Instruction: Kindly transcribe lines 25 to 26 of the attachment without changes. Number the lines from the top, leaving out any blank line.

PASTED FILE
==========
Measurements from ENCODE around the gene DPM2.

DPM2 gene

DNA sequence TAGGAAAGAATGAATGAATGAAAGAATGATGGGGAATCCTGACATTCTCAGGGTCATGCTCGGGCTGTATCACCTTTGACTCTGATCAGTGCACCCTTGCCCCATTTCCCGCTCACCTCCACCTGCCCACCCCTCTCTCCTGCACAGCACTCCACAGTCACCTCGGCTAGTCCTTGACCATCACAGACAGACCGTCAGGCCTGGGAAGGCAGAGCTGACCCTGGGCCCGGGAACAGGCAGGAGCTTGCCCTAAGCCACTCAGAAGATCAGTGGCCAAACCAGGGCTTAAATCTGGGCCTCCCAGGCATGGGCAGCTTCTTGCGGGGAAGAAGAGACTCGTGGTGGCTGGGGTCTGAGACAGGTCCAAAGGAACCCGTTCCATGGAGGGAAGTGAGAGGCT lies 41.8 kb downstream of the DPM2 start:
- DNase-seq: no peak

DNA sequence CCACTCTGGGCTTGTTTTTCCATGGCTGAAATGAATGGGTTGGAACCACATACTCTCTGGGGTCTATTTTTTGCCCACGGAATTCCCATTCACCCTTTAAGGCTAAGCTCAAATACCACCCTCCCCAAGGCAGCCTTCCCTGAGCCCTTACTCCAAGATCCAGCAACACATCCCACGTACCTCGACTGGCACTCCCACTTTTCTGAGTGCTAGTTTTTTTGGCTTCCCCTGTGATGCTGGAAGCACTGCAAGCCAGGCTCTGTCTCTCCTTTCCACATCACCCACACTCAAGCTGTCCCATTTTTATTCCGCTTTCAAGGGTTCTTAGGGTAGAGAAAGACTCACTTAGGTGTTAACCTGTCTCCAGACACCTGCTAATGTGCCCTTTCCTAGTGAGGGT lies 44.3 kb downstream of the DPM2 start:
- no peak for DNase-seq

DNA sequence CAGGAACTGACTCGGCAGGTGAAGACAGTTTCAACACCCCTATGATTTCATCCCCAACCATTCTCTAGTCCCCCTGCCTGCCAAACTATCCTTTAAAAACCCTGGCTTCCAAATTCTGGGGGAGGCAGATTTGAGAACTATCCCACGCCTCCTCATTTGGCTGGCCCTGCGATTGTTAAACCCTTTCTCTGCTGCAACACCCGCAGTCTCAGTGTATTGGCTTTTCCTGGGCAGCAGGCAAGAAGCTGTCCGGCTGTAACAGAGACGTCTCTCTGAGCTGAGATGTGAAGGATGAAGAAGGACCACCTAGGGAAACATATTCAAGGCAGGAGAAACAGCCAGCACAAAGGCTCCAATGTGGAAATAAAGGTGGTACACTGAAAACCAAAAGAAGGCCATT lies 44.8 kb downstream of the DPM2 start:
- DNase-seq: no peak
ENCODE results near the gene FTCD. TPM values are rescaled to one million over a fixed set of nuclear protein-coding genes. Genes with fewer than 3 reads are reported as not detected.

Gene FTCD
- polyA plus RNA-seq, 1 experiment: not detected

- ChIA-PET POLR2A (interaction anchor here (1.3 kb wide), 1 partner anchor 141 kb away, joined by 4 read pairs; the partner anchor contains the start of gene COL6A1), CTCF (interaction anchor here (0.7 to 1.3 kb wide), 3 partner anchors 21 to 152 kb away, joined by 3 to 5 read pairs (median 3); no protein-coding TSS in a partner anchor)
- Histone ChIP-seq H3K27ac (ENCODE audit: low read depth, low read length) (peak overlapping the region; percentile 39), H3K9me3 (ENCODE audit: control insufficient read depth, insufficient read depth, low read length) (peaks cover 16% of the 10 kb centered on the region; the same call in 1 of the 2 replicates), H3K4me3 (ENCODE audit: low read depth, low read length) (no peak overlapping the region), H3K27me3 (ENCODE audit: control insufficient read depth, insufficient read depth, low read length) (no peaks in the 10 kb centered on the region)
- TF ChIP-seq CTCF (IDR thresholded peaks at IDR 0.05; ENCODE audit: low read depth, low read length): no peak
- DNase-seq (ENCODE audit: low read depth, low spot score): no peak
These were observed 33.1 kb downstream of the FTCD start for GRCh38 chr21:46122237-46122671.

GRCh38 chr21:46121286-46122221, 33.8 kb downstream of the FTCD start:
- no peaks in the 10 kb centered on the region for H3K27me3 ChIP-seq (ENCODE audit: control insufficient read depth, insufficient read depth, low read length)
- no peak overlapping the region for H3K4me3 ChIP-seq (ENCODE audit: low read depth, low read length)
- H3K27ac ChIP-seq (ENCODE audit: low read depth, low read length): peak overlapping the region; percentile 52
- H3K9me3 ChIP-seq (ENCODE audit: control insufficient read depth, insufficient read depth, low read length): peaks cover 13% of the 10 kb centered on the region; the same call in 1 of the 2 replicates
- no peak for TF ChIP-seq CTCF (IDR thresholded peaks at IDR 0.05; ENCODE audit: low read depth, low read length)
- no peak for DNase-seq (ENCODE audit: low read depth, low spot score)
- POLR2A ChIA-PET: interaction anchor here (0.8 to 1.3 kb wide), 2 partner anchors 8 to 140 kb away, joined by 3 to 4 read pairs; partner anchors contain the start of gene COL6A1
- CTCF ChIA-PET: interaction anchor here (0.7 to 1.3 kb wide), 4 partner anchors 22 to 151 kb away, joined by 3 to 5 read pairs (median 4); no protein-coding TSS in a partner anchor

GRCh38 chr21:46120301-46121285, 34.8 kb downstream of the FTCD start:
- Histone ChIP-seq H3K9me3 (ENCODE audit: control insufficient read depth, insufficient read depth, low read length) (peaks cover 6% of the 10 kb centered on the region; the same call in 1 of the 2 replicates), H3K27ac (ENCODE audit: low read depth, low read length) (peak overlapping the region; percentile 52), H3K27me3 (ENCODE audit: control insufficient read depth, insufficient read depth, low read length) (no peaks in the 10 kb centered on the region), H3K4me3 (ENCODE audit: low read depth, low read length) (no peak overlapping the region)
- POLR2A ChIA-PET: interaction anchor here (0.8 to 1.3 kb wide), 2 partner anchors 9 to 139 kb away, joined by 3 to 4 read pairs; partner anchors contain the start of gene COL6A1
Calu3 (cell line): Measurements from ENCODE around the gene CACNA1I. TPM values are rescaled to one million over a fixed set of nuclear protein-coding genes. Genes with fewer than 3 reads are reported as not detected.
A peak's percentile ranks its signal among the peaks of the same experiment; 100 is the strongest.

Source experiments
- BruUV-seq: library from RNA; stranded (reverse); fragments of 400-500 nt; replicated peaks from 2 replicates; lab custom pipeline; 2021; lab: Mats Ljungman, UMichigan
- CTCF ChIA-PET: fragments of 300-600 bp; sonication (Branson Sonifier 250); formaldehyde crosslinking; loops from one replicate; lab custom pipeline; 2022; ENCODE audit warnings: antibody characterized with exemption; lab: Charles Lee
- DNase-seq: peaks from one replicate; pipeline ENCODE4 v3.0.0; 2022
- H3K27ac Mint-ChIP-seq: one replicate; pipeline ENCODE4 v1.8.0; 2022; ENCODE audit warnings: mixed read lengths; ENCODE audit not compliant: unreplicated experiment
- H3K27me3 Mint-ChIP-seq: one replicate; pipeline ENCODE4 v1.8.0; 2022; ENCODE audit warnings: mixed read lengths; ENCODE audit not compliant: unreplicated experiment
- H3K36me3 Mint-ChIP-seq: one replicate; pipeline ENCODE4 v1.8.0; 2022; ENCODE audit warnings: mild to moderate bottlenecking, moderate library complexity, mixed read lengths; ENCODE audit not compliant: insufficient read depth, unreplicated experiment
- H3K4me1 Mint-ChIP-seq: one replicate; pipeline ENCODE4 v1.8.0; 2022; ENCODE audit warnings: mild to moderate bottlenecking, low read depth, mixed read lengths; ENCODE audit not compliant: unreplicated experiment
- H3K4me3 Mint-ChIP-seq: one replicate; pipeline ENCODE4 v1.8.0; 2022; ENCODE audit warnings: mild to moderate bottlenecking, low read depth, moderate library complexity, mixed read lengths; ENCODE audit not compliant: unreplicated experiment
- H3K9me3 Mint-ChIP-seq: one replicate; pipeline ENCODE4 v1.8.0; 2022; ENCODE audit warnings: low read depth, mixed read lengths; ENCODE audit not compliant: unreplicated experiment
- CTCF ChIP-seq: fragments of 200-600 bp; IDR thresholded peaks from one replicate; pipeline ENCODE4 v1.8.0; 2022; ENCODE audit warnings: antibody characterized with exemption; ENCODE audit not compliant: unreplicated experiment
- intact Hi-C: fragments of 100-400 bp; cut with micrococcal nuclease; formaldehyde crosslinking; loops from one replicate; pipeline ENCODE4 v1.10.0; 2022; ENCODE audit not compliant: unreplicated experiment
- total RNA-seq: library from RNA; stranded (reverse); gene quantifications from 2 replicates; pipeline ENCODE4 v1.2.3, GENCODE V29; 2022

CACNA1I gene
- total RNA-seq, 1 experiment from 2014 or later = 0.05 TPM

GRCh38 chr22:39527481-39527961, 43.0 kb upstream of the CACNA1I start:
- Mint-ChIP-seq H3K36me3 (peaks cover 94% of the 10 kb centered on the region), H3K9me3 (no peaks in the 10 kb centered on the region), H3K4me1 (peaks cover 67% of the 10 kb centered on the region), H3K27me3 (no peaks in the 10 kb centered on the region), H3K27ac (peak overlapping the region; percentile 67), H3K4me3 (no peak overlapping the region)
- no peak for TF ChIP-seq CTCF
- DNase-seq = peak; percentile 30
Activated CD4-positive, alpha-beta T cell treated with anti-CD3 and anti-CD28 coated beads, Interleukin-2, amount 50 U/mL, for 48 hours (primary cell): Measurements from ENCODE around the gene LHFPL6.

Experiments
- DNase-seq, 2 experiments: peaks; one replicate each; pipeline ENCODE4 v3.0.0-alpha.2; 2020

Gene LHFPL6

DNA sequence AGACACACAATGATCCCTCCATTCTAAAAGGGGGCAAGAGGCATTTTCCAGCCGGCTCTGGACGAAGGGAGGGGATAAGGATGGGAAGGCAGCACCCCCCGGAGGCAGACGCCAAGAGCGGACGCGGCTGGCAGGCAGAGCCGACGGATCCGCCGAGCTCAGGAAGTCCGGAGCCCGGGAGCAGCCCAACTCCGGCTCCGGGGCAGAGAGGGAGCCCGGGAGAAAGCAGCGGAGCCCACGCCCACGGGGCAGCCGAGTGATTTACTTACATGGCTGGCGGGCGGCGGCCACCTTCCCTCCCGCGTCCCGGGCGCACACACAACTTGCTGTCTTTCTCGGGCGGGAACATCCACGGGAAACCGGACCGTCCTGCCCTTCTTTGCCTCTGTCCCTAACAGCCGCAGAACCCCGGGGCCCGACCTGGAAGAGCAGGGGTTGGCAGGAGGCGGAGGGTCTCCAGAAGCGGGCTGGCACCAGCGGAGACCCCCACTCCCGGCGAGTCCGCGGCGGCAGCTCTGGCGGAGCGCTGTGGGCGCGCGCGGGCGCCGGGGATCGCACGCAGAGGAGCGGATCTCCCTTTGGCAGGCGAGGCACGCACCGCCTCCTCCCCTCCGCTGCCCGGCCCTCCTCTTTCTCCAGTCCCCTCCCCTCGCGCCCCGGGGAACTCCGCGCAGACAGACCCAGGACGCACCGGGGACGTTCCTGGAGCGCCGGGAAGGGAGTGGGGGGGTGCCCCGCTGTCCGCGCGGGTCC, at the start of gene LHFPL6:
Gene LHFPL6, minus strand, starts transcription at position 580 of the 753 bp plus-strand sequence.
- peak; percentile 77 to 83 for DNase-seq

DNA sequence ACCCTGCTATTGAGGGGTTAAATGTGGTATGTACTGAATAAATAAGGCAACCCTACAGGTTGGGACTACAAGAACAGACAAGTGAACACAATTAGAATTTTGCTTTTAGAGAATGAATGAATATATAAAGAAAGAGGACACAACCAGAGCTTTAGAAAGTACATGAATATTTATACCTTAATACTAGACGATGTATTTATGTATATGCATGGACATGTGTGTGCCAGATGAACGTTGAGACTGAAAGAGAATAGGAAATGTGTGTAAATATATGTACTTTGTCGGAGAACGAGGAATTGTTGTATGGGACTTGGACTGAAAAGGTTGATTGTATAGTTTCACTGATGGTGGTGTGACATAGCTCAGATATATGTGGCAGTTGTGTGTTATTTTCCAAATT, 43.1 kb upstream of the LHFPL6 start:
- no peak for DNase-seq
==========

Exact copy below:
- CTCF ChIA-PET: interaction anchor here (0.7 to 1.3 kb wide), 4 partner anchors 22 to 151 kb away, joined by 3 to 5 read pairs (median 4); no protein-coding TSS in a partner anchor

GRCh38 chr21:46120301-46121285, 34.8 kb downstream of the FTCD start: